I'll discuss here three biopics which i found really interesting. Not from a cinematic point of view ,but a feature of the character that stood out for me. I normally detest writing philosophical stuff only because i know i am very bad at it,which is almost an understatement because i also know i am a bad writer too, and it precisely makes no sense to attempt a combination of two. So as i try to discuss these characters/personalities below, i will try to be as pragmatic as possible and stay away from any kind of sermonizing.
Let's start with Natarang. Natarang is essentially not a biopic,by that i mean, it is not based on a true story as per known facts. It is the story of a village farmer, Gunavantrao Kagalkar or "Guna", who aspires to be a Tamasha or a theatre artist in his life. He has always wanted to play the role of king and often behaves like one in his normal life; he has a good built and a kind of swashbuckling demeanor. Apart from that he is shown as a versatile artist - who writes, sings,can direct and act really well. Circumstances, lack of resources and an unusual turn of events land him in a precarious situation. He has an opportunity to start his own theatre company.However there's a catch, he has to take up the challenge of playing a Nachya or a 'Pansy' artist,basically a man who performs a woman's role. Imagine,for a man who aspires to play a king, to take up the role of a pansy artist. He has to learn the demeanor of woman,lose a lot of weight and built, and face several other difficulties. I'll let you explore all that in the movie; but the point that stands out here is often our destiny lands us in a situation where we are forced to make choices which are diagonally opposite or much below our aspirations/expectations. Implications of all that,as i said before,fall in a domain which is beyond me.
Next is Patton,based on the life of General George S Patton.What stands out for me in Patton, is portrayal of man who has always believed in his destiny. Patton had several problems most of which can be crudely classified as behavioral. Although one of the best generals of armored warfare,Patton's career was marred by several controversies,mostly due to his outspokenness. At one point he served under people who were once his juniors in army(Omar Bradley and Eisenhower). But i guess Patton, as he is portrayed, more or less accepted his weaknesses, although never really succeeded in overcoming them. However, he believed he was destined to achieve something great as a general and he did that. Initially when the allies landed at Normandy he was not part of the battle but when he got his chance, he proved his mettle. Third army,which he commanded, engaged far more divisions of the enemy in far less time as compared to any other division of US army.At one point during the Battle of bulge ,he removed some corps of the third army from an already fighting position and turned them abruptly north to relieve another division of US army stranded at Bastogne. You can read more about it here,watch the movie,or better still read parts of his diary here.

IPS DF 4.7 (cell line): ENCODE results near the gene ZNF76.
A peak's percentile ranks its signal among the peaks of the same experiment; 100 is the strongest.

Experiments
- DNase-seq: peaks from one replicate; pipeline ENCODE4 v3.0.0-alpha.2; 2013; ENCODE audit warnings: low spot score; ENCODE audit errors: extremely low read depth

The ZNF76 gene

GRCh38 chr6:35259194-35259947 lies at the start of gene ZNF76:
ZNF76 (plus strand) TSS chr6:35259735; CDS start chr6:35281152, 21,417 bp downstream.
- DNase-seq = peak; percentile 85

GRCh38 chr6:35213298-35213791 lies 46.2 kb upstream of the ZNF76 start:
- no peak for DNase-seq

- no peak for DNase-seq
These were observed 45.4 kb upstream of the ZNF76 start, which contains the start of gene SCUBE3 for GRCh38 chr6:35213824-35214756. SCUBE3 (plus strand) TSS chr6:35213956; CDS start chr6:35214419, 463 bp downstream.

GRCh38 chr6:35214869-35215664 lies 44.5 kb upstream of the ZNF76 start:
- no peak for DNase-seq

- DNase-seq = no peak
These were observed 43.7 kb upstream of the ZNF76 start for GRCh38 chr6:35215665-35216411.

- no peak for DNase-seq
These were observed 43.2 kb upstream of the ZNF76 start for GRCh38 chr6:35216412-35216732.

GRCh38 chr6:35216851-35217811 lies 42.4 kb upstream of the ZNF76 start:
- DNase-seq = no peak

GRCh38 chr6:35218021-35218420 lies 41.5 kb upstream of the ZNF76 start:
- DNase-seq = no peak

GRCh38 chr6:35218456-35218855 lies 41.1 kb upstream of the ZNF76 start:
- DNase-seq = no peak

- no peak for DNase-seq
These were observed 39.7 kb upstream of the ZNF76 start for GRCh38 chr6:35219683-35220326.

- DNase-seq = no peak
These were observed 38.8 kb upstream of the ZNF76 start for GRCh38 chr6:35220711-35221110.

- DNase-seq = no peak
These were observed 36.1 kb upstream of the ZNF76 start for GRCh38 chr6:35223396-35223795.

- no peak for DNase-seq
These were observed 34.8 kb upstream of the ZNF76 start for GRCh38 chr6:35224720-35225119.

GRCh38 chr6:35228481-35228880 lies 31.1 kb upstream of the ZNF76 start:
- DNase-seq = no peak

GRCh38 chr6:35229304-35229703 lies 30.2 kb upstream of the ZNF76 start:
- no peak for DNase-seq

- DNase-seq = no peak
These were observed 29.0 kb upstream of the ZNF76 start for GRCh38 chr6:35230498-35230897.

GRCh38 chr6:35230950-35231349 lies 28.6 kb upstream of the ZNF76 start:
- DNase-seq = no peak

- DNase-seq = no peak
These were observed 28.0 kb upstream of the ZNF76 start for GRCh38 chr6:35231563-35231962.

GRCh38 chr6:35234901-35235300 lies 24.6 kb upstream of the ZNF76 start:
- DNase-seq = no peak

Finally I'd like to discuss Ed Wood based on the life of Edward Wood, Jr; a very different case.Ed wood loved to make movies.Period.Nothing more to it; he neither had great movie-making skills to boast of nor did he always have sufficient means to them.Most success stories one comes across, are of people who became champions of their field by virtue of their skills or sometimes by chance.Wood was different,i'd like to say he was a classic case of, "I'd-like-to-live-my-life-the-way-i-want,do-hell-with-the-world". Big deal,you'd say,but isn't that a classic case of "Stay hungry,stay foolish".To quote from his page on Wikipedia.
[..]Wood made a run of cheap and poorly produced genre films, now humorously celebrated for their technical errors, unsophisticated, large amounts of ill-fitting stock footage, idiosyncratic dialogue,eccentric casts and outlandish plot elements[..]Back home Kanti Shah would probably come close.
In an essay paying homage to Wood in Incredibly Strange Films, Jim Morton writes: "Eccentric and individualistic, Edward D Wood Jr was a man born to film. Lesser men, if forced to make movies under the conditions Wood faced, would have thrown up their hands in defeat."
That's it,a very long post,i'd say. I composed it over few days,writing for few minutes everyday. And that's all ,that's one for the season, no more philosophical or even semi-philosophical posts from me for some time.
I have used this word because i couldn't find a proper translation for the Marathi word Nachaya. This word was used in movie subtitles,although, i guess it doesn't exactly mean the same.